09 Feb LGBTQ fleeing persecution: the journey of two Iraqi partners
In a recent COA session held in Istanbul (Turkey), I met a gay Iraqi refugee with a heart-breaking story; one that he was willing to share. In early December 2014, right after the completion of a three-day orientation session, Bashar departed for Canada leaving his partner Fahim behind. “People in the training room are excited and happy about their upcoming move to Canada, but I can’t say the same thing for myself. Contemplating my future in Canada without my partner makes me anxious”, he admitted.
Yusuf KorugluCOA Facilitator
This is the story of Bashar, a COA refugee participant in Istanbul, Turkey. His story has been translated from Arabic and the names have been changed.
My name is Bashar. I left Iraq in 2013, because of my sexual orientation and fear of reprisal from my immediate family relatives.
My love story begins in Baghdad where I met Fahim. As our relation grew from friendship to love, Fahim and I had to hide our relationship and feelings towards each other. We were lucky to have a mutual friend who would help us arrange secret meetings. As you might know, same-sex relationships are taboo and subject to a number of punishments in Iraq. As time passed, the risks of being caught increased.
One day, the friend who had been facilitating our relation started extorting money from Fahim and I, threatening to reveal our secret to our families and friends. When we refused to pay, he went ahead and informed our uncles. The punishment was harsh. My uncles bonded my legs and wrists, shaved my hair and eyelashes and imprisoned me in my bedroom for a period of 4 months. On November 18th 2013, I managed to escape Baghdad and fled to Turkey. At that point, I had lost contact with Fahim. I completed my interviews with the UNHCR and with the Canadian Embassy, explaining in detail why I had left Iraq. I was sent to live in Yalova, a satellite city located in the north-western part of Turkey when a miracle happened.
One day, while visiting Istanbul, I crossed the path of Fahim. It was a shock and I could barely believe he was really standing there, before my eyes, in a busy Istanbul commercial avenue. I didn’t know Fahim had also escaped Iraq a few months before me and was living in Nigde, some 700 km south-east of Yalova. Fahim and I immediately requested the UNHCR to reunite us, and soon he was able to move to Yalova.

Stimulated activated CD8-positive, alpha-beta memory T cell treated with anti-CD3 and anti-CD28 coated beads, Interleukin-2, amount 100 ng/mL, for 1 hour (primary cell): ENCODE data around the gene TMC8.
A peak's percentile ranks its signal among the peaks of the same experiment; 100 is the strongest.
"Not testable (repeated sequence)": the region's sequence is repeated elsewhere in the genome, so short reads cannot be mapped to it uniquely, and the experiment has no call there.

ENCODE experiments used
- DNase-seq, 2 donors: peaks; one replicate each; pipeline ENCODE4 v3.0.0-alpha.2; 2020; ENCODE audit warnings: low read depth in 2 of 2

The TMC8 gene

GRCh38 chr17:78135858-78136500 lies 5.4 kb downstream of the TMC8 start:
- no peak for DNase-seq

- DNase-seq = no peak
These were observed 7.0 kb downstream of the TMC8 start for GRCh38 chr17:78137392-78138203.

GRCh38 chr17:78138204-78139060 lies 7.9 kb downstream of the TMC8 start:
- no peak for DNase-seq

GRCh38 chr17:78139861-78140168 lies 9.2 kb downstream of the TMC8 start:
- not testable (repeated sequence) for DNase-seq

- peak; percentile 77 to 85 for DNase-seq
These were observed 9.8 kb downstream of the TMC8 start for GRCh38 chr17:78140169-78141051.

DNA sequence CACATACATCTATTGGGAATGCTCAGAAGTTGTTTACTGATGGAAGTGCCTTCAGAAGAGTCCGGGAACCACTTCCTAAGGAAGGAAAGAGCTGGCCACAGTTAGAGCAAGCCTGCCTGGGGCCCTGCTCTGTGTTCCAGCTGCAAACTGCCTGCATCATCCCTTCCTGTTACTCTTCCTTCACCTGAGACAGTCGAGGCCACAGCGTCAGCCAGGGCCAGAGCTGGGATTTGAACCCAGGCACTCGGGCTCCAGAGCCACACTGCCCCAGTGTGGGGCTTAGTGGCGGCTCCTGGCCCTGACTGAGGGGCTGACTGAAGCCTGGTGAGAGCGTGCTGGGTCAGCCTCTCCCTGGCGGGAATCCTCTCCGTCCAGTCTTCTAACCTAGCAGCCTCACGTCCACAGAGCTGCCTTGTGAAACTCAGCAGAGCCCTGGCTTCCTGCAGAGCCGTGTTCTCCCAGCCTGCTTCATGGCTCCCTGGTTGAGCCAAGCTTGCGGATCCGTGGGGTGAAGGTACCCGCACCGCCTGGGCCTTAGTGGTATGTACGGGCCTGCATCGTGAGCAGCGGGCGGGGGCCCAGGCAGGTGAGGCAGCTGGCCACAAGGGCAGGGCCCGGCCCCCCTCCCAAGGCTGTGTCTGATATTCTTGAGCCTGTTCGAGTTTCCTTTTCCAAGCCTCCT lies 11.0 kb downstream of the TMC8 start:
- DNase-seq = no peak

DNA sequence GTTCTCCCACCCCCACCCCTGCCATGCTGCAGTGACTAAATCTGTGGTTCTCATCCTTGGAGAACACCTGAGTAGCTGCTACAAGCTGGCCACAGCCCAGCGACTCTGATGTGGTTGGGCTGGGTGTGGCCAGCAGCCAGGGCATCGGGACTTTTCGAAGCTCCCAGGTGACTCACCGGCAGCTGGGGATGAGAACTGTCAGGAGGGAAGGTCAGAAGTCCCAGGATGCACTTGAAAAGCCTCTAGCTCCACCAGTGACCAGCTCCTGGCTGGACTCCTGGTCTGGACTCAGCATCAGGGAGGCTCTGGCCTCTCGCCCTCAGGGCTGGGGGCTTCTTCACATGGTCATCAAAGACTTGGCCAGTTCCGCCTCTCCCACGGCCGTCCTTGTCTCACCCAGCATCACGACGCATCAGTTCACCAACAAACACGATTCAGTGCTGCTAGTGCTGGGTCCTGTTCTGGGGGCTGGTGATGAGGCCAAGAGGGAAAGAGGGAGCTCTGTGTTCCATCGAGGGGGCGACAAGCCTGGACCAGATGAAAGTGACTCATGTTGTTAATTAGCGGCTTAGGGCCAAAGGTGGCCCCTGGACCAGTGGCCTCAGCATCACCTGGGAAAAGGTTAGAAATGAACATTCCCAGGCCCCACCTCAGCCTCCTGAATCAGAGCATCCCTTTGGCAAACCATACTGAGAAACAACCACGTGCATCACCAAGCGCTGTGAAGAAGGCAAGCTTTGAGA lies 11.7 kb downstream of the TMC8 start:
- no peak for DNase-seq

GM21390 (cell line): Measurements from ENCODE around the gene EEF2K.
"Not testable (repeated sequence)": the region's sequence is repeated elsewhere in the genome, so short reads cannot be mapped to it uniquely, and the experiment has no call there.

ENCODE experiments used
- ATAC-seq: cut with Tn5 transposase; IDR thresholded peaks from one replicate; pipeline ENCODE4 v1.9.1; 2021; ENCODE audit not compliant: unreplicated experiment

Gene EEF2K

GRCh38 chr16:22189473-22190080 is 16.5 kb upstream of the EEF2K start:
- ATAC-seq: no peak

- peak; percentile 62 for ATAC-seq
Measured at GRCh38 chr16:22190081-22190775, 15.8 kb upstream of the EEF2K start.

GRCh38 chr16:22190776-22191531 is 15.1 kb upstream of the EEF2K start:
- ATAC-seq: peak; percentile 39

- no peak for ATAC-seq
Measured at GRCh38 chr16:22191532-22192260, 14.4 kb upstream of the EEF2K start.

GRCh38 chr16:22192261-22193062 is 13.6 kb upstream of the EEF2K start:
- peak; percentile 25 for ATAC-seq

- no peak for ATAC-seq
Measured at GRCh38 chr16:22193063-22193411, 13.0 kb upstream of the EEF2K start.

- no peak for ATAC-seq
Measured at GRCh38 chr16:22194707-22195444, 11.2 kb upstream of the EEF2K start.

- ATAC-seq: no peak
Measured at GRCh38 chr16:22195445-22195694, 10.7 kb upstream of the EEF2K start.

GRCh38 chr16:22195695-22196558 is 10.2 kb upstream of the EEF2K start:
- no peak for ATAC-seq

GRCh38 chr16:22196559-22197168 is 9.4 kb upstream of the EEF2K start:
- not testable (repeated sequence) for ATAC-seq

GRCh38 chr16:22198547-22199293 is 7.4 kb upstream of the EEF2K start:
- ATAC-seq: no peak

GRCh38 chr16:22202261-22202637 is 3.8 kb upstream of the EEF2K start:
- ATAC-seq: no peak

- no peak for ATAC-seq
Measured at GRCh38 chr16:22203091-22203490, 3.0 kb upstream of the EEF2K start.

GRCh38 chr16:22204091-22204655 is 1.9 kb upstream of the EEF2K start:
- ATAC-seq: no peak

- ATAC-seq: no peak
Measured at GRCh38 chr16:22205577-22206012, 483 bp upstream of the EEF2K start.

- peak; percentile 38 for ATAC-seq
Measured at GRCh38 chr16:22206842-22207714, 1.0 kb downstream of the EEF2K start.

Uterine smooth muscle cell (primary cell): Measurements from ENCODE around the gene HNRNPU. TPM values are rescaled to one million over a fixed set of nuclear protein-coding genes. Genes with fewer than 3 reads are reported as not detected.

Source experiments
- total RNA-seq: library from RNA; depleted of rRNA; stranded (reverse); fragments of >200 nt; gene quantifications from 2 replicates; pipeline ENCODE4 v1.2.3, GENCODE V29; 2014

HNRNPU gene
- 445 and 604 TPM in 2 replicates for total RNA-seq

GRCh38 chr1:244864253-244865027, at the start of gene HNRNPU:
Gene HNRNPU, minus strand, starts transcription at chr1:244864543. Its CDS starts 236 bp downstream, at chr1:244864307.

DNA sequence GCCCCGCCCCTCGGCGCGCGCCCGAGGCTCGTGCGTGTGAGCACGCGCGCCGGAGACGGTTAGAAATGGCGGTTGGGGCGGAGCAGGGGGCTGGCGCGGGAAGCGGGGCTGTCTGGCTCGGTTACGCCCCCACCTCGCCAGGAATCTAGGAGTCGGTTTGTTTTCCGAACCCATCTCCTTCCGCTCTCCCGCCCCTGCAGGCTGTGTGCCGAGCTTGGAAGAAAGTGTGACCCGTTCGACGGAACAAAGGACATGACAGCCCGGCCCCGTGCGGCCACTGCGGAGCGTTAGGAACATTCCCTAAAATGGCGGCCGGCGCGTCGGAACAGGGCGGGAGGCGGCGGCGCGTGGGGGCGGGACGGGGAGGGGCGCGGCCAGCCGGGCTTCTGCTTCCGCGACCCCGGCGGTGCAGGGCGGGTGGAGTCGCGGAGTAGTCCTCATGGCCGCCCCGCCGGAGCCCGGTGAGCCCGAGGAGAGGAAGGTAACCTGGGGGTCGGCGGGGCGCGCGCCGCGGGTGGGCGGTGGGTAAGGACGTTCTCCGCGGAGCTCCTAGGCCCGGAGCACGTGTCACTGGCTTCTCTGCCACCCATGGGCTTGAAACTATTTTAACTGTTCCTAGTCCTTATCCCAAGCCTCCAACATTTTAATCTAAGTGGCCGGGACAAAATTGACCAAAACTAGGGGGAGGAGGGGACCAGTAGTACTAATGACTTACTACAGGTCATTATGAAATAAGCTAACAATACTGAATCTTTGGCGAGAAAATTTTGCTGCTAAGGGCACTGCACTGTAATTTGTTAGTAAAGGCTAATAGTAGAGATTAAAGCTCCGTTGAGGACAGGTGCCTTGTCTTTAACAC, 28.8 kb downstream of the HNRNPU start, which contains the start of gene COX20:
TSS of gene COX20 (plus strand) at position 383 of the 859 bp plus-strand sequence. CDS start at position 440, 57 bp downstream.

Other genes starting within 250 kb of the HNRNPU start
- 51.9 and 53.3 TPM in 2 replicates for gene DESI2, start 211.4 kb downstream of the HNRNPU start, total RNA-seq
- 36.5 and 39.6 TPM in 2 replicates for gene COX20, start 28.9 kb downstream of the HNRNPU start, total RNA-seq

In order to process our applications together, the Canadian Embassy requested a marriage certificate. Fahim and I were not officially married and such document was just impossible to provide. Even the Iraqi refugees we were living with did not know about our relationship. In the end, I was informed that my case was approved for resettlement to Canada, but that my partner would need to remain in Turkey a while longer. This news came as a staggering blow. Thinking I would have to leave Fahim behind again was unbearable and it drove me into a deep depression. I attempted suicide and was taken to a hospital.
(From Left to Right) Yusuf Koroglu, COA Facilitator, Bashar and Fahim in Istanbul, Turkey on December 9, 2014.
What was most distressing to me was the thought that Fahim would be left alone. While in Istanbul, we had received threats from suspicious Iraqis and had been informed that our uncles were looking for us. At some point, Fahim’s uncle flew to Istanbul to look for him. We were always scared and did not know how this would end.
On December 9th, I left Turkey – and my partner Fahim – with mixed feelings. Fahim completed his UNHCR interview in July 2014 and I hope to be reunited with him soon.
The situation of refugees in Turkey remains very difficult, let alone for LGBTQ refugees. I am grateful for the support I received from the Canadian government and from the Canadian Orientation Abroad facilitators. I hope that my story will help readers to understand the challenges faced by LGBTQ refugees before and upon their resettlement to Canada.